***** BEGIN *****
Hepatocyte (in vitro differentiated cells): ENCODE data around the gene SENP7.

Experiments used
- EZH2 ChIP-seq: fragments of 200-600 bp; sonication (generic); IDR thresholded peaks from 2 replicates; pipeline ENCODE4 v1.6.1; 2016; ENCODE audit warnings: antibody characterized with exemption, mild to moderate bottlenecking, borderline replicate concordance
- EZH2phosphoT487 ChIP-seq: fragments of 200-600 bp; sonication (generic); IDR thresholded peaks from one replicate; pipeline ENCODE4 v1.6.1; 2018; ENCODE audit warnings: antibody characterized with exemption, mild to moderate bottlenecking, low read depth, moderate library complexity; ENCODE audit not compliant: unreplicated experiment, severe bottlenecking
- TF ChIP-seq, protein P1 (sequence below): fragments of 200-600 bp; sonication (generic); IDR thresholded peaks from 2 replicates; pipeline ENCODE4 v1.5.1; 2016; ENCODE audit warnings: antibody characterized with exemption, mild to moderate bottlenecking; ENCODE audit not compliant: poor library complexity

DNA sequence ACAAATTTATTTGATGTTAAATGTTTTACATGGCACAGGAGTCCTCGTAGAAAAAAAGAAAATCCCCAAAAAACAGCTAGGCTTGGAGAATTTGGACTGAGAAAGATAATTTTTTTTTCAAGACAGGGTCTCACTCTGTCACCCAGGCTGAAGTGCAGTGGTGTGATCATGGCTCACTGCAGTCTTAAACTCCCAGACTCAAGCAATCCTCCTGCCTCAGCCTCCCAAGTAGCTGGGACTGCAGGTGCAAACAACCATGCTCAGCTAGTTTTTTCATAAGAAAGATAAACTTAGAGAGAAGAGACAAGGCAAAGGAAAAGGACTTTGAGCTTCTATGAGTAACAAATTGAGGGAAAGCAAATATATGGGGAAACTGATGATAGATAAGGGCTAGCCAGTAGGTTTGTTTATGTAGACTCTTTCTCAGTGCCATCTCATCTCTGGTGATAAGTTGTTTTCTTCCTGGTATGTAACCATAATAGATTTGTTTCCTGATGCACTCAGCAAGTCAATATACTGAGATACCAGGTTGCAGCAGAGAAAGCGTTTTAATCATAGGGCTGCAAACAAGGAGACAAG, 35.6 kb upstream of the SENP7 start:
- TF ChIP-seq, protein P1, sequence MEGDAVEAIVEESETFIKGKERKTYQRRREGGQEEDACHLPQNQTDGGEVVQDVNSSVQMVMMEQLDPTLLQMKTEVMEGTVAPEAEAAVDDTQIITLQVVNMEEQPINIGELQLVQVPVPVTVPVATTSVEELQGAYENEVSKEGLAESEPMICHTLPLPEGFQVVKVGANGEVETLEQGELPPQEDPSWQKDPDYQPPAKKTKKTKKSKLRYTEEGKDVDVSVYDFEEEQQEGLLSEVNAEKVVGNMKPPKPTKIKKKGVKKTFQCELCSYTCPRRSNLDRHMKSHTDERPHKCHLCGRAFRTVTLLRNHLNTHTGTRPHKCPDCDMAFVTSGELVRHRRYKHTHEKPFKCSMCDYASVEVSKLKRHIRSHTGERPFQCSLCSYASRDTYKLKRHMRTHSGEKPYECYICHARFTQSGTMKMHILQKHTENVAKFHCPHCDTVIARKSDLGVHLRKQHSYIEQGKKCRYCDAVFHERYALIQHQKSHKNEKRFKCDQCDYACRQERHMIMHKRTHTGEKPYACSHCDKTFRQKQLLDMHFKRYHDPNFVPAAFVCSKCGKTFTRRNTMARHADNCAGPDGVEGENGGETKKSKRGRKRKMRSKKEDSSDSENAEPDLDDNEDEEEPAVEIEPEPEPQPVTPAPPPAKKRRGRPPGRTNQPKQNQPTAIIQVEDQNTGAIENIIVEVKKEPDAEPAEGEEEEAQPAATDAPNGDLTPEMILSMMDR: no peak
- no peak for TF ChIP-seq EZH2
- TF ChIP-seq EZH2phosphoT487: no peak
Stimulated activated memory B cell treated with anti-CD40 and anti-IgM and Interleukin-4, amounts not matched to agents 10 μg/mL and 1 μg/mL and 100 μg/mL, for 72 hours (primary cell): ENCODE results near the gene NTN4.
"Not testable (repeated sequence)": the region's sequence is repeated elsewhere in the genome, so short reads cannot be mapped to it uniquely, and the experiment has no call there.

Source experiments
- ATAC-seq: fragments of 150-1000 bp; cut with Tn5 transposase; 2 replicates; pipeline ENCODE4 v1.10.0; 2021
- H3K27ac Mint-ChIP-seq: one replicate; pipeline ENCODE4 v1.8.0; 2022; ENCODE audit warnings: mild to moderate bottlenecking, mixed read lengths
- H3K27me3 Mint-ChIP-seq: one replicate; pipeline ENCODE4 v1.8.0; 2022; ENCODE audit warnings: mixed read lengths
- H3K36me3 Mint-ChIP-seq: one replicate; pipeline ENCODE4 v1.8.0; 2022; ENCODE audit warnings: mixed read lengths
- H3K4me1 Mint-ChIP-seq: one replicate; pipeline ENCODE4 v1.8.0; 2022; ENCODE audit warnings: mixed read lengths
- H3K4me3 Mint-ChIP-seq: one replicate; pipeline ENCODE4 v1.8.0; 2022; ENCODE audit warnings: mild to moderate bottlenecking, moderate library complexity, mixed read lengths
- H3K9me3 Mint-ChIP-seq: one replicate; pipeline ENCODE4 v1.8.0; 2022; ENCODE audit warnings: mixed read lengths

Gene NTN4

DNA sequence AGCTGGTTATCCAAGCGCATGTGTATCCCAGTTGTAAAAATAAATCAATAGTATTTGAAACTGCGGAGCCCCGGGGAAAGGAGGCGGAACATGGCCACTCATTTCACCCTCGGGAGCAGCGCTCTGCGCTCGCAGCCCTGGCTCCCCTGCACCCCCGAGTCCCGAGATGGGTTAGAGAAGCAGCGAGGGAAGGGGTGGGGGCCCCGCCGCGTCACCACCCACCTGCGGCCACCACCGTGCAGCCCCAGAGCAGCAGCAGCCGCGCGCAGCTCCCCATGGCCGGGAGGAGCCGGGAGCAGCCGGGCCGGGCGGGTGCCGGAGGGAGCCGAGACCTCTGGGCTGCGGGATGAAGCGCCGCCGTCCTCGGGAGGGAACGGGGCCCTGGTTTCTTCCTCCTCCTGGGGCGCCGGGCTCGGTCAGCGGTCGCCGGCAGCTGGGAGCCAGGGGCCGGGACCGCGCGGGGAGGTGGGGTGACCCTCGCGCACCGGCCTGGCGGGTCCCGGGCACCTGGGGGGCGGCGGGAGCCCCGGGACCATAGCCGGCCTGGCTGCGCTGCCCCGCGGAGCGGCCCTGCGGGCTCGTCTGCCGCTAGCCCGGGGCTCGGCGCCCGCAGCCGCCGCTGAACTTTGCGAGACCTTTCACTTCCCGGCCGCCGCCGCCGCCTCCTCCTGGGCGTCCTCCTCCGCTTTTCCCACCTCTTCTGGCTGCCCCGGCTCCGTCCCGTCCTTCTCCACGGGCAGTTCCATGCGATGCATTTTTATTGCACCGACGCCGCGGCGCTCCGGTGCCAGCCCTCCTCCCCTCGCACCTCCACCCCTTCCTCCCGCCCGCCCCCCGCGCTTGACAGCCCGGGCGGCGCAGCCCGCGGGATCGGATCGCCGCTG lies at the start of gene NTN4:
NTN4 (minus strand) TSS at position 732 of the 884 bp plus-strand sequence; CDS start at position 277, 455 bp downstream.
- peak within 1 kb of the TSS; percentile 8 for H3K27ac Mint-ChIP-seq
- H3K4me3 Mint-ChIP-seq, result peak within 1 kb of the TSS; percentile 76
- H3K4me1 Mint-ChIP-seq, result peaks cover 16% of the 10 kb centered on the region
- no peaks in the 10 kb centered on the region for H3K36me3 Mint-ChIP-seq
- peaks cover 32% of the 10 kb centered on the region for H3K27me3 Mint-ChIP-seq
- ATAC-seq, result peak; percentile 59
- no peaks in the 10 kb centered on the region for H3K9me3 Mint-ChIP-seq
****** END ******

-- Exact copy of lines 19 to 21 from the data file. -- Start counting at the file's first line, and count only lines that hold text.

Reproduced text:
- H3K9me3 Mint-ChIP-seq: one replicate; pipeline ENCODE4 v1.8.0; 2022; ENCODE audit warnings: mixed read lengths

Gene NTN4

DNA sequence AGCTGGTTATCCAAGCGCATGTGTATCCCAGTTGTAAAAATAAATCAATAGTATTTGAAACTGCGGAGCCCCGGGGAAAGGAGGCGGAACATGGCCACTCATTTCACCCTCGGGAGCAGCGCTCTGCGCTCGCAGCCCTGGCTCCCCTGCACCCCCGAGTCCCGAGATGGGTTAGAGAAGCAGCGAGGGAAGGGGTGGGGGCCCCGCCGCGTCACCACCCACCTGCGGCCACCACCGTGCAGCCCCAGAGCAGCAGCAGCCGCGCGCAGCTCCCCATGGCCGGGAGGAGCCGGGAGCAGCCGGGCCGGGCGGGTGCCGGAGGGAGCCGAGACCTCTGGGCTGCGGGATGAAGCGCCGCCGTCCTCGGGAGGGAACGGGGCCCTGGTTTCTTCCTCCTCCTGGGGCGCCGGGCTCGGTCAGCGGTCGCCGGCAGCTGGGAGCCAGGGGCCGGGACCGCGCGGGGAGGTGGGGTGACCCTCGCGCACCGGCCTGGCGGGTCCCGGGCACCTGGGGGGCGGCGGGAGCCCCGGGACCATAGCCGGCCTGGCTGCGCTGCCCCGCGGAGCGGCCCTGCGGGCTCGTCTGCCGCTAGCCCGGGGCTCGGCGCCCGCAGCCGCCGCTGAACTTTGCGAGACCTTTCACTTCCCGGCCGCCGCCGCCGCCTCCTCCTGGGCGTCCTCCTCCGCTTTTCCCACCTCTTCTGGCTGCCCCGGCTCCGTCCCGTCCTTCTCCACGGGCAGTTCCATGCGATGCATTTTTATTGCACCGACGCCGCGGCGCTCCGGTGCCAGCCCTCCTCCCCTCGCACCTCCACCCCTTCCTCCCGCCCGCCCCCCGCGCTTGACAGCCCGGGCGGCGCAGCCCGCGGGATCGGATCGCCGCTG lies at the start of gene NTN4: